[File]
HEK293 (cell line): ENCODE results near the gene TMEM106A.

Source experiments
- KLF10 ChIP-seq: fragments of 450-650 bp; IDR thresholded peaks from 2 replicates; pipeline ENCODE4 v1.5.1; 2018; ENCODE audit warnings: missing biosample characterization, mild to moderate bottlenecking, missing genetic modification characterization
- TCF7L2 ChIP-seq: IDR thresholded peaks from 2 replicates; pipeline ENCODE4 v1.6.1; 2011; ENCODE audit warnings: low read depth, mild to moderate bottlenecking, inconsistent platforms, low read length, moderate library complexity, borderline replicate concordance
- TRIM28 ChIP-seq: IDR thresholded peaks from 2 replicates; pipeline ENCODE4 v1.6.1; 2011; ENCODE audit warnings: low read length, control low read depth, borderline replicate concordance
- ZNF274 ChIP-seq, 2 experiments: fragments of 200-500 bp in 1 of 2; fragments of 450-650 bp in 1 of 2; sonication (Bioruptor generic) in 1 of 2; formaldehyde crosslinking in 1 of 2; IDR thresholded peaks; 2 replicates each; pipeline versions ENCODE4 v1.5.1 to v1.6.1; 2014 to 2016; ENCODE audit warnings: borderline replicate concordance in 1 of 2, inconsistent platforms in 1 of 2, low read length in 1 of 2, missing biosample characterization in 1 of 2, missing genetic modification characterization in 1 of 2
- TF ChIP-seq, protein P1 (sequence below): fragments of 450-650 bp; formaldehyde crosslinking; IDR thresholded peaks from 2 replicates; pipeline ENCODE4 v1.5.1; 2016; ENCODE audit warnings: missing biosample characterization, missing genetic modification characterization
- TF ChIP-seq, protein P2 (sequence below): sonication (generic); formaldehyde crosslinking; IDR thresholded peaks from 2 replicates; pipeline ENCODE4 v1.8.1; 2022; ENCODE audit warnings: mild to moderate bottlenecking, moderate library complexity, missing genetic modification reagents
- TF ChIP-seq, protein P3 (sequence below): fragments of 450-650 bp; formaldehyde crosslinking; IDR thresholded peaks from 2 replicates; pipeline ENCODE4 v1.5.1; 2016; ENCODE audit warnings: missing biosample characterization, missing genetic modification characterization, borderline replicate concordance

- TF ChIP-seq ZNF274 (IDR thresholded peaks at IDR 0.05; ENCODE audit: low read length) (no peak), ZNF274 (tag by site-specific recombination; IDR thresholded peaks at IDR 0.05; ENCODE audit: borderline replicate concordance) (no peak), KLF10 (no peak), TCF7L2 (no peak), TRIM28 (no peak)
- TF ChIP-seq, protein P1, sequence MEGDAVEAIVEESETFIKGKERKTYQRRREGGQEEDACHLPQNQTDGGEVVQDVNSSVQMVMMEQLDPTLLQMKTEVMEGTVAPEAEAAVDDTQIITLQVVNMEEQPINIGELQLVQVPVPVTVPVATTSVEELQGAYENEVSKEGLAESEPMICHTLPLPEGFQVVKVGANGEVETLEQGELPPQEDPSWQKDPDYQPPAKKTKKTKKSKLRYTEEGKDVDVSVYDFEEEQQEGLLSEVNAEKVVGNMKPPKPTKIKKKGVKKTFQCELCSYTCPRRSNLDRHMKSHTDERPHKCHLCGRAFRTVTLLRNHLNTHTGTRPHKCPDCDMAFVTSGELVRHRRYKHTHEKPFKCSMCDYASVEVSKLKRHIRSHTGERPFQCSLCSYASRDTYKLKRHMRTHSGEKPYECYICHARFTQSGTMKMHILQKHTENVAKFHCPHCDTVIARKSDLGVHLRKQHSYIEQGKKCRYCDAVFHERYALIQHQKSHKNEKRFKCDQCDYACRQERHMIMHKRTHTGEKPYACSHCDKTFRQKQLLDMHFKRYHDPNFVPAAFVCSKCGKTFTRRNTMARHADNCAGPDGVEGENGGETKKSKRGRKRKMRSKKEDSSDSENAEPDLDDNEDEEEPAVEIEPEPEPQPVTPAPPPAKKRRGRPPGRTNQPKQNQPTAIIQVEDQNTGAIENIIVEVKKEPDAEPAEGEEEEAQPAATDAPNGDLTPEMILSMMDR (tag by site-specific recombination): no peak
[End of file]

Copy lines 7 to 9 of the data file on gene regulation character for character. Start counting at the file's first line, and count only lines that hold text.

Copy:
- TF ChIP-seq, protein P1 (sequence below): fragments of 450-650 bp; formaldehyde crosslinking; IDR thresholded peaks from 2 replicates; pipeline ENCODE4 v1.5.1; 2016; ENCODE audit warnings: missing biosample characterization, missing genetic modification characterization
- TF ChIP-seq, protein P2 (sequence below): sonication (generic); formaldehyde crosslinking; IDR thresholded peaks from 2 replicates; pipeline ENCODE4 v1.8.1; 2022; ENCODE audit warnings: mild to moderate bottlenecking, moderate library complexity, missing genetic modification reagents
- TF ChIP-seq, protein P3 (sequence below): fragments of 450-650 bp; formaldehyde crosslinking; IDR thresholded peaks from 2 replicates; pipeline ENCODE4 v1.5.1; 2016; ENCODE audit warnings: missing biosample characterization, missing genetic modification characterization, borderline replicate concordance